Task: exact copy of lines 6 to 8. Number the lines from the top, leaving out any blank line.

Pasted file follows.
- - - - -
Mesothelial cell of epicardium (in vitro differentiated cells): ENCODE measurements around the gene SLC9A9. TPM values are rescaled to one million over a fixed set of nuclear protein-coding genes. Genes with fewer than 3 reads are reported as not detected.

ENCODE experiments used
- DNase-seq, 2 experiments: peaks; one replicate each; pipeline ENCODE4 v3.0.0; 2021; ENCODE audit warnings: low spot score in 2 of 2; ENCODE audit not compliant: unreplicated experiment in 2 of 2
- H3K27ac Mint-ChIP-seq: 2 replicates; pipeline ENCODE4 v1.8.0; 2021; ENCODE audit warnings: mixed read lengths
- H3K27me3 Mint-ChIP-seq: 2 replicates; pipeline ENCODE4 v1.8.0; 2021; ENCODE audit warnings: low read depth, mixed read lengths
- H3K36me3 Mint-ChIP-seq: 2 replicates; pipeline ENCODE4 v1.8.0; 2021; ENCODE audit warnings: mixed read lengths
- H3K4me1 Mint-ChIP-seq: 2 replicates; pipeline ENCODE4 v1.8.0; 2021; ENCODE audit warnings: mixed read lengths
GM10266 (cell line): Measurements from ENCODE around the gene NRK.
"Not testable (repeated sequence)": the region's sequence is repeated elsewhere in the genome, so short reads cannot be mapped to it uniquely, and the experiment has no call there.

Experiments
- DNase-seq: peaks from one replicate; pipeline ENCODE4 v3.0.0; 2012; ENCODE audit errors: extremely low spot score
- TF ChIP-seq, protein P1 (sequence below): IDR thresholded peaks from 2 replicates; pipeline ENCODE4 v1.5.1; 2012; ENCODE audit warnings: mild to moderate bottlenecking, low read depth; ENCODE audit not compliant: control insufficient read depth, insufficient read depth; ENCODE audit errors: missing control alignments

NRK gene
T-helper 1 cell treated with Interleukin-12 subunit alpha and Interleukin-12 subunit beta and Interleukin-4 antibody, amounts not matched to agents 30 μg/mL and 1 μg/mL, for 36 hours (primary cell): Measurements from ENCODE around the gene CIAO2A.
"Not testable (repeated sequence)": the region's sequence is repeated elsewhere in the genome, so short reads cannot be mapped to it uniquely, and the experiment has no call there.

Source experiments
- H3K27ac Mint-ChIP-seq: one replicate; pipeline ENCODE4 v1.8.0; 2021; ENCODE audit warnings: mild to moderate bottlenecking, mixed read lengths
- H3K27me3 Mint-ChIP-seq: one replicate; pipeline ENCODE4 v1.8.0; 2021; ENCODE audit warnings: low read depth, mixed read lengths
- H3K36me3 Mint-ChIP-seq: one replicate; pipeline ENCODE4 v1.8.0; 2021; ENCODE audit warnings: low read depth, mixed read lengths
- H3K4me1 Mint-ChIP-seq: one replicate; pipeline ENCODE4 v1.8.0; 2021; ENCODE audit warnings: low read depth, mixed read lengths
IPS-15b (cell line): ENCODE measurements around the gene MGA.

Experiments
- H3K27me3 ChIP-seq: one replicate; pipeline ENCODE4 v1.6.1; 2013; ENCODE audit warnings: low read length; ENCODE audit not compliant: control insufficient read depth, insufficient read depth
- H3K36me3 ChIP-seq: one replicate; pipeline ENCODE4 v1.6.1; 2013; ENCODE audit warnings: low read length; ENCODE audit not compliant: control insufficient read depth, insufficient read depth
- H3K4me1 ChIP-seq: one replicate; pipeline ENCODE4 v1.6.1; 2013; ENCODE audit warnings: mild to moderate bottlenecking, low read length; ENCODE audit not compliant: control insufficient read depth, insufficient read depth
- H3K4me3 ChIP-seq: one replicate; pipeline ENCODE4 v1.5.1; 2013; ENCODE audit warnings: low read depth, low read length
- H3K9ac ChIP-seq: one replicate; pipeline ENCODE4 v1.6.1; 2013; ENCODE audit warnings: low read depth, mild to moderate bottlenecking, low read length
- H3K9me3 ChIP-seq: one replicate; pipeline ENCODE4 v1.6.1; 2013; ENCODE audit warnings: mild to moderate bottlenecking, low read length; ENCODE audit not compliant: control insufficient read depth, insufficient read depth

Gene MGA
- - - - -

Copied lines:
- H3K36me3 Mint-ChIP-seq: 2 replicates; pipeline ENCODE4 v1.8.0; 2021; ENCODE audit warnings: mixed read lengths
- H3K4me1 Mint-ChIP-seq: 2 replicates; pipeline ENCODE4 v1.8.0; 2021; ENCODE audit warnings: mixed read lengths
GM10266 (cell line): Measurements from ENCODE around the gene NRK.